FRESH details have emerged that the National Oil and Infrastructure Company (Noic) withdrew funds in its account held by the Reserve Bank of Zimbabwe (RBZ) to service its US$17,2 million debt owed to Sakunda Holdings.

Noic borrowed the money from the fuel procurement firm to assume full ownership of the Feruka fuel pipeline in a deal that has raised concerns that the state enterprise could have been prejudiced of millions of United States dollars.

Under a controversial loan deal negotiated in 2018, Sakunda Holdings, owned by business mogul Kuda Tagwirei, agreed to advance US$22,75 million to Noic to enable the parastatal to buy out Lonmin’s 50% stake in the ownership of the multi-billion dollar pipeline.

However, according to documents gleaned by this newspaper, Sakunda Holdings later terminated the loan agreement after it had paid Lonmin US$17 261 577 on behalf of Noic. Sakunda Holdings, which has since been demanding payment from Noic, wired the funds into an offshore account held by Lonmin when the loan deal was consummated.

A source close to the transaction told the Zimbabwe Independent this week that RBZ had, on behalf of Noic, released a substantial amount of the money owed to Sakunda Holdings, which became due on April 30, 2020, with an interest of US$1 384 864.

According to communication from the Noic corporate services director, Vivian Mandizvidza to board members, the state procurement company’s cumulative debt to Sakunda Holdings had ballooned to US$25 246 592 as at April 30.

“From the onset, the board’s prudence or lack thereof to receive the US$22,75 million loan from Sakunda Holdings came under scrutiny as itraised a lot of unanswered questions.

Efforts to settle this loan to Sakunda have been a source of discomfort to Noic considering that it has attracted significant interest,” the source said last week.

In a statement issued on Friday, RBZ governor John Mangudya confirmed that Noic had withdrawn the money from the Central Bank to its commercial Bank.

However, he did not state the commercial Bank into which Noic wired the funds it withdrew from its RBZ account.

“..the National Oil Company of Zimbabwe (Private) Limited (Noic) has an account held and maintained with the Bank in its capacity as banker to the State.

Noic made a withdrawal of funds from its account and transferred the funds to its commercial bank account and not to Sakunda Holdings,” Mangudya said.

The outstanding balance to be paid by Noic, as documents show, will attract 5% interest per annum if it is not paid by December 31, 2020.

Under the terms of the loan deal, before Sakunda Holdings released any funds to Lonmin, Noic paid a cash cover of ZW$30 million to the petroleum procurement entity, an amount which the state enterprise will be reimbursed once it settles its debt obligations to Tagwirei’s firm.

When Noic paid the cash cover amount, the Zimbabwean dollar was trading at 1:1 with the US dollar according to the prevailing official exchange rate at that time, while the parallel market exchange rate was around US$1:ZW$3.

Following the introduction of the weekly foreign currency auction rate which currently stands at US$1:ZW$81, ZW$30 million is now equivalent to US$370 000.

Noic board chairperson Daniel Ncube could not disclose the exact amount withdrawn from the central bank to pay Sakunda Holdings when quizzed by the Independent.

He said: “I will have to check. I do not have the information with me.” Settlement of the debt to Sakunda Holdings, which has been a source of headache to Noic, was a subject of intense discussion on March 26 by the entity’s board which sought authorisation to settle its obligations.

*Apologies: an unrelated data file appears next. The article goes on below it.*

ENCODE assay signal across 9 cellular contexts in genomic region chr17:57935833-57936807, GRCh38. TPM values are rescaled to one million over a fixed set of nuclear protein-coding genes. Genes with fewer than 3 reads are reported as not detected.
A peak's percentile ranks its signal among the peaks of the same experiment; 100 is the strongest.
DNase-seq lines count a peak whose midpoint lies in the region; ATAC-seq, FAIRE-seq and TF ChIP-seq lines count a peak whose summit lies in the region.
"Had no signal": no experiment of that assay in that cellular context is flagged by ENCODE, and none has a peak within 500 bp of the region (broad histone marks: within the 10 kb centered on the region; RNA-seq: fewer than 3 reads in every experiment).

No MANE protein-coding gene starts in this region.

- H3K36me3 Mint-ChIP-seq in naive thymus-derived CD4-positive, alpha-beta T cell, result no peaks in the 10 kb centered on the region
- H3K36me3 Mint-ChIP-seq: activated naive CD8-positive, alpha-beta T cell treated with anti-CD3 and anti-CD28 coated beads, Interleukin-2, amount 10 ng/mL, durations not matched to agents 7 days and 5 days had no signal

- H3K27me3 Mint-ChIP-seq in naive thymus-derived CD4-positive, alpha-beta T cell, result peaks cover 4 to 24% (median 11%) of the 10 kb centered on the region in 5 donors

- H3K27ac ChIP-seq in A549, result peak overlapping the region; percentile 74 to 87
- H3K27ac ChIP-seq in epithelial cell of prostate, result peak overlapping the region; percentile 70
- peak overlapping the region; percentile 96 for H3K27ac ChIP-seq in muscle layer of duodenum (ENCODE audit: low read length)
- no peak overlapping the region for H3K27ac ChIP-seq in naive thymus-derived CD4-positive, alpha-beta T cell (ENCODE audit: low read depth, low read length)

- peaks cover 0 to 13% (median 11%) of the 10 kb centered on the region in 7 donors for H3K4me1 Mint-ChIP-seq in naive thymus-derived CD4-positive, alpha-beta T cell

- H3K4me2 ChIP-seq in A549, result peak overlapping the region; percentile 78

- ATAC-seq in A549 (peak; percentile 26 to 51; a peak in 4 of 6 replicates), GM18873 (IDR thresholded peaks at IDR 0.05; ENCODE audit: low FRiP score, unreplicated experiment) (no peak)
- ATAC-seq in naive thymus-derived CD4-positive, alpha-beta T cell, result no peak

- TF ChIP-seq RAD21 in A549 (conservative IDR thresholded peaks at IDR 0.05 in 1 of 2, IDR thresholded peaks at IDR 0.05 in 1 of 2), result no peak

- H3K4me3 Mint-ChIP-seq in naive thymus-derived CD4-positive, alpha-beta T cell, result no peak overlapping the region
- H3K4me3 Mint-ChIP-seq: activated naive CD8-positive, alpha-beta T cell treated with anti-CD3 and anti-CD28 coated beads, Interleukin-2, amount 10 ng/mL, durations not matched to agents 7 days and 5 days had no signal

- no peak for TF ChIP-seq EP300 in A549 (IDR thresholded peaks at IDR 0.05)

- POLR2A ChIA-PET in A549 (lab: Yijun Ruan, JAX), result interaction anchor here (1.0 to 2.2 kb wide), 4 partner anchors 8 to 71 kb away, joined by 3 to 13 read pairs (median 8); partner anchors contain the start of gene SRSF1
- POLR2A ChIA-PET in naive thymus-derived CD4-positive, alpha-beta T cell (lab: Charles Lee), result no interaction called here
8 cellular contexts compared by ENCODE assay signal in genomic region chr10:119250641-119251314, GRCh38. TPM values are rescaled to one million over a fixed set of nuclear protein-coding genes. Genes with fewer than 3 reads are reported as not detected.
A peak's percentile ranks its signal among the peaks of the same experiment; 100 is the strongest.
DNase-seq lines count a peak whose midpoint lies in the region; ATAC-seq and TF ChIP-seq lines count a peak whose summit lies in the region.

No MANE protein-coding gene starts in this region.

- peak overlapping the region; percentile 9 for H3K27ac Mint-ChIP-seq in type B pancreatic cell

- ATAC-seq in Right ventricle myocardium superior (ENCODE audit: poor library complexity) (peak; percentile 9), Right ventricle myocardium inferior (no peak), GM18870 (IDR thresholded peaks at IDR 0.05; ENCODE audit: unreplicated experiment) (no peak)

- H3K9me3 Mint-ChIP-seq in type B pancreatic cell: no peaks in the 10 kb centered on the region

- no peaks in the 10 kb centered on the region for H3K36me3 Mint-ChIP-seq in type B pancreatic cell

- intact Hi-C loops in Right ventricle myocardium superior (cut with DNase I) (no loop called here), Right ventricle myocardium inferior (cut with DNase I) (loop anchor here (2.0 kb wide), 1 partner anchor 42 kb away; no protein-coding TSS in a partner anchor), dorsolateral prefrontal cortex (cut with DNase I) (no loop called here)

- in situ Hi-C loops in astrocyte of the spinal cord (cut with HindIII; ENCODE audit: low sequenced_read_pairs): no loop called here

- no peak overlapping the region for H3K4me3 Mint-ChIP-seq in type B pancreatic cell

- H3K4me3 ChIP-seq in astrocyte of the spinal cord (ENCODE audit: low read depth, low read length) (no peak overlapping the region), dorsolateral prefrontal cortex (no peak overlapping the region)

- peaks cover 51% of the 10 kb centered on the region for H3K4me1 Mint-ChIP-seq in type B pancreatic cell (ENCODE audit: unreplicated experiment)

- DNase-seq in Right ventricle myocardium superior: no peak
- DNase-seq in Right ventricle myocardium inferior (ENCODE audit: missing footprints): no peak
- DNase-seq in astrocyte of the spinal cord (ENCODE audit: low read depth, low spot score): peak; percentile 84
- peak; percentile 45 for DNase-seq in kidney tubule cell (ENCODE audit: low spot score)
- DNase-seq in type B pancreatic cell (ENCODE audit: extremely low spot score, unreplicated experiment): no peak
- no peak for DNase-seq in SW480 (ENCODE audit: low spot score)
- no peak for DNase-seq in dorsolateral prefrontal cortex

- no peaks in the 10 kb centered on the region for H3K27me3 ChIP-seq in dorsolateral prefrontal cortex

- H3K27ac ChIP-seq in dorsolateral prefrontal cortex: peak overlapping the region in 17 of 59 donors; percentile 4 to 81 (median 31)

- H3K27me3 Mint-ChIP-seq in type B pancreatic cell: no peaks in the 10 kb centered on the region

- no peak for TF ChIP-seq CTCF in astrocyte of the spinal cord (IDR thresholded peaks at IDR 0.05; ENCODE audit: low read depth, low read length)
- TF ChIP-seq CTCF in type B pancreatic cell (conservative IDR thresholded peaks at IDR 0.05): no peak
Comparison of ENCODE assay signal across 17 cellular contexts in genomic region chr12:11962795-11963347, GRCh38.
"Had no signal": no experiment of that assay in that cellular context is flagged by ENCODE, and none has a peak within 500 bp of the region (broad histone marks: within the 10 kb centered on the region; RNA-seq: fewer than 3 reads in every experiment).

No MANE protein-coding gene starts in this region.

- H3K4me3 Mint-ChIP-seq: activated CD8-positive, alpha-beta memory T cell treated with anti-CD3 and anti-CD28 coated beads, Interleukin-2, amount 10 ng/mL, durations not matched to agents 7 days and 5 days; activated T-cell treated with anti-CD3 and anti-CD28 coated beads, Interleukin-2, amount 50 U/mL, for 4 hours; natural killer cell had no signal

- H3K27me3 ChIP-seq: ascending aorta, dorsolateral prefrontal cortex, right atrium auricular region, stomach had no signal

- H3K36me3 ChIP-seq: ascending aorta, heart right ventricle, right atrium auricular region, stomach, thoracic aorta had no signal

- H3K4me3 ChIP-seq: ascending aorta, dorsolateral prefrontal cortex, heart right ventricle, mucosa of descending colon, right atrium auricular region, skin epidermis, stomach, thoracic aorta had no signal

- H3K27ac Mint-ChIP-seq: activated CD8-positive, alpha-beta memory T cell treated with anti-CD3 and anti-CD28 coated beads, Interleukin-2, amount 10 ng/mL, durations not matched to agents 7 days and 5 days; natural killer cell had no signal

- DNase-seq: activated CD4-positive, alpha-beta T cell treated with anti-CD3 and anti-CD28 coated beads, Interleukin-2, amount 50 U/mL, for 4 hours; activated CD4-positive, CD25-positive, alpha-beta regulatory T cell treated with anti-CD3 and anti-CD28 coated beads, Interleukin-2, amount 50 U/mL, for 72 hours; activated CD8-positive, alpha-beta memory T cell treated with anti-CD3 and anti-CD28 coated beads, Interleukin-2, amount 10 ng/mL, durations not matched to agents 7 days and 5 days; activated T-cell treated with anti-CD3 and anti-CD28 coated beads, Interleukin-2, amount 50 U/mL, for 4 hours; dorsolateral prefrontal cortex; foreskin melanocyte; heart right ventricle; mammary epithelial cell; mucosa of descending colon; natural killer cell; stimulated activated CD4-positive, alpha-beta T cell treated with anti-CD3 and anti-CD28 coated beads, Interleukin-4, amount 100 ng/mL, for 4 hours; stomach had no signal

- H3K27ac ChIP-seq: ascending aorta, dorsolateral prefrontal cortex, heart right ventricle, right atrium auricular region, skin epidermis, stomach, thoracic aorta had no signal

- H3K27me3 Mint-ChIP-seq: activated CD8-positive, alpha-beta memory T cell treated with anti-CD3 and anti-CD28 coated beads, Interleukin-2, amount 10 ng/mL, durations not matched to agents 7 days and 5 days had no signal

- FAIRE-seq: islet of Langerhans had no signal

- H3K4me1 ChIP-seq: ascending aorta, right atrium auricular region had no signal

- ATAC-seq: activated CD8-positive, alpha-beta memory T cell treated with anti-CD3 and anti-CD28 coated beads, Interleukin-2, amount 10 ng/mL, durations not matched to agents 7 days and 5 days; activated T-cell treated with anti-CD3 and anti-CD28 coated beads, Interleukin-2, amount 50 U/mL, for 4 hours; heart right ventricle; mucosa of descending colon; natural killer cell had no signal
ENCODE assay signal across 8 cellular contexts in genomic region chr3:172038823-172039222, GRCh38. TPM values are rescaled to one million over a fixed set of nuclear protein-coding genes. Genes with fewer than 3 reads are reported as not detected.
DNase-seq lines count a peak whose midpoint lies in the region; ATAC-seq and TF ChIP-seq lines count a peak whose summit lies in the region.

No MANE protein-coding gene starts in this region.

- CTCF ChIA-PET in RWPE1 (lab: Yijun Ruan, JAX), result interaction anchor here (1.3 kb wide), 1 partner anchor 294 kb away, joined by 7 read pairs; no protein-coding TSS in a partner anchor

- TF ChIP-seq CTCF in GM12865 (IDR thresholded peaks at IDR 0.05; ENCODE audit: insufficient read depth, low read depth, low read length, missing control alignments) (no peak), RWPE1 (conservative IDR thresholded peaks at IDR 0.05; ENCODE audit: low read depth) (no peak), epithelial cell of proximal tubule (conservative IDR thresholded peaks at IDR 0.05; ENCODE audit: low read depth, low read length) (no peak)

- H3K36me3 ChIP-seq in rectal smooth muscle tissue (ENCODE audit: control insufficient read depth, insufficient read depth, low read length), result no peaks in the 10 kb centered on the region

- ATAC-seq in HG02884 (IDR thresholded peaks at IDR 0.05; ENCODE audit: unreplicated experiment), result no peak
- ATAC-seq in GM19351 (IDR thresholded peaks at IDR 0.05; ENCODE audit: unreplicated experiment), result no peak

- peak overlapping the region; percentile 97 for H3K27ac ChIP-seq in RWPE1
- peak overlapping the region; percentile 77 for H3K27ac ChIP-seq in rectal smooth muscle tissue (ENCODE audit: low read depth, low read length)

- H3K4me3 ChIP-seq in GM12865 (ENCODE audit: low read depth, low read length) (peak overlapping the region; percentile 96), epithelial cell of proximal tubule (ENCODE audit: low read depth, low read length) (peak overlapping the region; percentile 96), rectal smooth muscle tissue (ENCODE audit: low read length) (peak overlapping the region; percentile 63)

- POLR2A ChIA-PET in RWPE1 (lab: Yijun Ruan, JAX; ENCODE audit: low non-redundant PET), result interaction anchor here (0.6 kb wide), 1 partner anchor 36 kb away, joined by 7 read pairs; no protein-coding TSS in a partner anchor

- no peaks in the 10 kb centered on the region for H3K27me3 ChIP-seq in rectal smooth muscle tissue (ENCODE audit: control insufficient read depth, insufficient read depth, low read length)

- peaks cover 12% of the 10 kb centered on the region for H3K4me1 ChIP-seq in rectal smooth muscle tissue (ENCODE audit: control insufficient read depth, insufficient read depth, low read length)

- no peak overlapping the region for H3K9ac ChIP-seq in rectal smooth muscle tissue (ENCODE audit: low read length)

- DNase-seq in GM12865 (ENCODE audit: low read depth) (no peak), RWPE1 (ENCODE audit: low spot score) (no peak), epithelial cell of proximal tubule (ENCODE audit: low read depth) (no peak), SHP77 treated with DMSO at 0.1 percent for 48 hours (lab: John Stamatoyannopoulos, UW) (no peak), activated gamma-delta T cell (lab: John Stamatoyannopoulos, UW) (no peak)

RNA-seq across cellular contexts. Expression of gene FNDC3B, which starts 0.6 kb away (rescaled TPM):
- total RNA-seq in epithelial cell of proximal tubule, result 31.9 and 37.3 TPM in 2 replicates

According to documents seen by this newspaper, Mandizvidza wrote to the entity’s board members, seeking approval to settle the parastatal’s debt to Sakunda Holdings. “Subsequent engagements with Sakunda resulted in Sakunda invoking the provision of the loan agreement relating to termination.

Sakunda raised incapacity to proceed with the agreement due to the changes in the law prohibiting the payment to a local company offshore. Sakunda further gave notice to terminate the agreement and requested Noic to pay back the loan amount and interest due,” Mandizvidza’s letter to board members reads.

“The effect of this communication was to terminate the loan and make repayment due. At the board meeting held on March 26, 2020, the board authorised management to engage Sakunda with a view to reaching an agreement on the settlement of the amount owed by the company in local currency, at the official exchange rate.”

Noic chief executive officer Wilfred Matukeni, who since July could not explain to the Independent why the state-run entity, which now wholly owns the pipeline through PetroLine Zim Limited, received the loan specifically from Sakunda, also did not respond to inquiries on the amount of money Noic has paid back to Tagwirei’s firm so far.

Similarly, Tagwirei had not, at the time of publishing, responded to questions posed last week on the amount of money his firm has so far received from the central bank.

During the subsistence of the loan agreement Sakunda enjoyed preferential treatment through a US$6,6 million “discount on pumpings” for fuel it pumped through the pipeline.

Tagwirei, who is President Emmerson Mnangagwa’s advisor and Zanu PF benefactor, was placed under sanctions by the United States government in August on allegations of public corruption centred on how his Sakunda Holdings firm handled the management of the US$3 billion Command Agriculture funds.

As reported by this newspaper on February 20, Sakunda Holdings’ dominant usage of the pipeline, which runs from Beira (Mozambique) to Harare, has resulted in a 40%
underutilisation of the infrastructure, prejudicing Zimbabwe a staggering US$400 million annually.

Recent Posts

Stories you will enjoy

Recommended reading